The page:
Acknowledging the controversy caused by previous proposals, the education secretary said she was "acutely aware that parents don't want their toddlers sitting exams or undergoing any form of assessment". Ms Kelly said she did not want such a situation either, adding that it "will not happen".

She said: "Instead teachers and childcare professionals simply observe children -looking, for example, for enthusiasm for learning and good communication skills."

"Will not happen"- ah, so that's OK then. A couple of years ago, early-years teachers were none too happy about being told to make assessments of under-5s, but were reassured that such assessments were 'informal'. Maybe 'informal' has a nu-meaning? From the QCA practitioner guidance:
Foundation stage schools and settings must send to the LEA the thirteen Foundation Stage Profile summary scores for each child who will reach the end of the foundation stage in that school or setting in the summer of 2005, together with child identification data, ie forename, surname, UPN, gender, date of birth and home postcode.

None of your trade union malarkey here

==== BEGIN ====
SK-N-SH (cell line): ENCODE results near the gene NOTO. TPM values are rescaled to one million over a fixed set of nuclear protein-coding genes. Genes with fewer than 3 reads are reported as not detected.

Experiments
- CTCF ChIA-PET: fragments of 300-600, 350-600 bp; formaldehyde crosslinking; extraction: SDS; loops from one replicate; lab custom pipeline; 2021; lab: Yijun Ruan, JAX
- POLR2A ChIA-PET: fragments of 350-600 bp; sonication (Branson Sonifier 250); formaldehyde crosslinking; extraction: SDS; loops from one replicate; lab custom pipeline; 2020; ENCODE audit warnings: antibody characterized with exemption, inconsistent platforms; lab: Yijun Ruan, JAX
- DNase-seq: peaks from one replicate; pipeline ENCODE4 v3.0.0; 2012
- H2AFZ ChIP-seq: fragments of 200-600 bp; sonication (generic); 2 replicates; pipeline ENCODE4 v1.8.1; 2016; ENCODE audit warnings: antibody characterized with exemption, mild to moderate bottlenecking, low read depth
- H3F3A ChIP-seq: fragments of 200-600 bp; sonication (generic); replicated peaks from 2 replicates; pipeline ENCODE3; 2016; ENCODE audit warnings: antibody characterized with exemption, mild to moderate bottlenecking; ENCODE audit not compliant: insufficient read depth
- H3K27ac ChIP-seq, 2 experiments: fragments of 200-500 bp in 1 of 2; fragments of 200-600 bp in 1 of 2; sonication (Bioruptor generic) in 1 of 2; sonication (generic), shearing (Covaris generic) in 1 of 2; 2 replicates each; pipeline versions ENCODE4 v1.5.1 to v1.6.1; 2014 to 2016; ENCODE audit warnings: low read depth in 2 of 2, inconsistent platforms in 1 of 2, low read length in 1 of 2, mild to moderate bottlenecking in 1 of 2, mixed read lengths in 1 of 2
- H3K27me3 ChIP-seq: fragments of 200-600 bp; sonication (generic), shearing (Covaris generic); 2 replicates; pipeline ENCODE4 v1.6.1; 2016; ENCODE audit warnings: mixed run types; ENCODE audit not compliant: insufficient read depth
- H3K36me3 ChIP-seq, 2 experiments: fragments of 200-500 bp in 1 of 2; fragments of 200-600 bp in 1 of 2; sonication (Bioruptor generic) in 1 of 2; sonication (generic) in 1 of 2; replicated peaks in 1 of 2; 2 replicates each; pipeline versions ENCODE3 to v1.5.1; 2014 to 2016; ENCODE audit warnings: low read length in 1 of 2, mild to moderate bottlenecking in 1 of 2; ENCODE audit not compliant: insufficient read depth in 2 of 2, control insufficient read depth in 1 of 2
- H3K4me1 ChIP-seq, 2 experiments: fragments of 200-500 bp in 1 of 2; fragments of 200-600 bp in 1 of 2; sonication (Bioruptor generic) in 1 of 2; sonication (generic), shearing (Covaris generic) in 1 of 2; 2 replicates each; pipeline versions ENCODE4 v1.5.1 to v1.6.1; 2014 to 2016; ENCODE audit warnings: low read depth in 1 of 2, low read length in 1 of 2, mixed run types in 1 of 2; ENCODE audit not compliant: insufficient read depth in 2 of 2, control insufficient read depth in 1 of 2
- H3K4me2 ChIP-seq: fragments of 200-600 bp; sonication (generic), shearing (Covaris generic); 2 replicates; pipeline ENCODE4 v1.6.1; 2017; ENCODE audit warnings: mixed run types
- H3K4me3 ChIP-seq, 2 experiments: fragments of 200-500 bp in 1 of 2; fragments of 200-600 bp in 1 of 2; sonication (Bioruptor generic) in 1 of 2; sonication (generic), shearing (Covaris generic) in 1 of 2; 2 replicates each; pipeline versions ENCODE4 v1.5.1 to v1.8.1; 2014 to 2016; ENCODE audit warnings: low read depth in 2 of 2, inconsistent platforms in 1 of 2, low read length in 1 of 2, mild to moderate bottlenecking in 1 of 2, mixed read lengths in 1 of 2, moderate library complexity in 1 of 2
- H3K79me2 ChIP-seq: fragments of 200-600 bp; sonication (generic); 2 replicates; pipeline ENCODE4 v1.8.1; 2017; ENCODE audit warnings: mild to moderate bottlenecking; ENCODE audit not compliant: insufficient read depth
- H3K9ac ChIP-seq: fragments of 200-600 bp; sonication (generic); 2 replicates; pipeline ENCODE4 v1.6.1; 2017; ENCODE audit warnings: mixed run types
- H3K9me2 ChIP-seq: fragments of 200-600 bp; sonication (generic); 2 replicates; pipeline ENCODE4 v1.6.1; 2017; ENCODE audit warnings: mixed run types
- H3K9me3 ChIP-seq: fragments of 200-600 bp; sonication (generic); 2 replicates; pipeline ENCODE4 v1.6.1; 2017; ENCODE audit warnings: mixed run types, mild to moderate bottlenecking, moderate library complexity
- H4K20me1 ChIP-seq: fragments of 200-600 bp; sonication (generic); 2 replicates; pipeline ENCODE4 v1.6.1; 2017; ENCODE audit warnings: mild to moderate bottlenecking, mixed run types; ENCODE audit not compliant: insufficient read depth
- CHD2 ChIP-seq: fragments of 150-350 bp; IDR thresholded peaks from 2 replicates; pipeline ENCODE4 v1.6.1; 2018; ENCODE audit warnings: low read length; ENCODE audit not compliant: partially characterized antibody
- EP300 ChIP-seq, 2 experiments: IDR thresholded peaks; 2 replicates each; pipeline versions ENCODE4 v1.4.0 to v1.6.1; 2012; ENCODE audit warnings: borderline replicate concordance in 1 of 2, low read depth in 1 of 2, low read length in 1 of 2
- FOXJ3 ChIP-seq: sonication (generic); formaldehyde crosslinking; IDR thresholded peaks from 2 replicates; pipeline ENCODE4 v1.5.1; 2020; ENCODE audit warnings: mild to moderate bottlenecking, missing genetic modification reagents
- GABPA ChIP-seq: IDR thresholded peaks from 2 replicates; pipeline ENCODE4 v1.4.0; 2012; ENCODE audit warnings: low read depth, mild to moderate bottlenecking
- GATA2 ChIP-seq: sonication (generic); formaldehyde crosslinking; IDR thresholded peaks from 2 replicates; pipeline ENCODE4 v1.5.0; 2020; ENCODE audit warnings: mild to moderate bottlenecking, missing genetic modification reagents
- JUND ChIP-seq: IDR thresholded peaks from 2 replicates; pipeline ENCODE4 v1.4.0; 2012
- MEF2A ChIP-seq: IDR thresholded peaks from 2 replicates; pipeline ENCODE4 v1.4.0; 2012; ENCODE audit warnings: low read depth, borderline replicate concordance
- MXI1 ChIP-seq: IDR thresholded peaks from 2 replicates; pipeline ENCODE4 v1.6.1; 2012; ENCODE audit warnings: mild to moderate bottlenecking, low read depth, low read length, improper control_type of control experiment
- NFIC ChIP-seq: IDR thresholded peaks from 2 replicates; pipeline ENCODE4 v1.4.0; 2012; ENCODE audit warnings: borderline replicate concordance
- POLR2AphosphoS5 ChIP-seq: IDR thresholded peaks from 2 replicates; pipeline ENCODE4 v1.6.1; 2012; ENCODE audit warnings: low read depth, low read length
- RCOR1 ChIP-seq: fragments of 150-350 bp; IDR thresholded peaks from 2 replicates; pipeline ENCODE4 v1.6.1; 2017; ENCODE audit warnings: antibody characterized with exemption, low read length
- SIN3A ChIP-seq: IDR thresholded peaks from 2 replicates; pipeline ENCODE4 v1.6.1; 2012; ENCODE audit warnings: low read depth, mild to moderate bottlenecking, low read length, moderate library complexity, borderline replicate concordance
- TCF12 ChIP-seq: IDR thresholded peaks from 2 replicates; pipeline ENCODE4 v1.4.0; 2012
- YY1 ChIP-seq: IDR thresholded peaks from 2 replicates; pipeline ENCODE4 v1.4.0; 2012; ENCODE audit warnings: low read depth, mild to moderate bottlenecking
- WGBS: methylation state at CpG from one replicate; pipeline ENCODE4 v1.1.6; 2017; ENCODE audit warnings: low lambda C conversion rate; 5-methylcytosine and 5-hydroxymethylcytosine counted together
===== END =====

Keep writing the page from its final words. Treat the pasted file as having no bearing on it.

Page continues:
According to the BBC, when120 pupils held a walk-out protest at school over cuts in their lunch break, they were met by a police patrol the following morning. Wait, it gets better:

Since then, Ten pupils have been suspended during three days of protests over a decision to cut the lunch break from one hour to 30 minutes.

The demonstrations at Flegg High, Martham, near Yarmouth, were sparked on Monday by headteacher Cherry Crowley's decision - which was taken without prior consultation with parents or pupils.

Speaking last night, Mrs Crowley remained adamant she was right to have implemented new 30-minute staggered lunch breaks for health and safety reasons.

Nice to see young people being educated on the importance of negotiation skills, the right to protest and the unacceptability of bullying.

Wednesday, April 26, 2006

Florida closing its boot camps

A welcome bit of news:
Florida lawmakers agreed Wednesday to shut down the state's juvenile boot camps after the death of a 14-year-old boy who had been kicked and punched by guards.

The move, agreed to by House and Senate negotiators, is part of a state budget agreement that still requires both chambers' approval.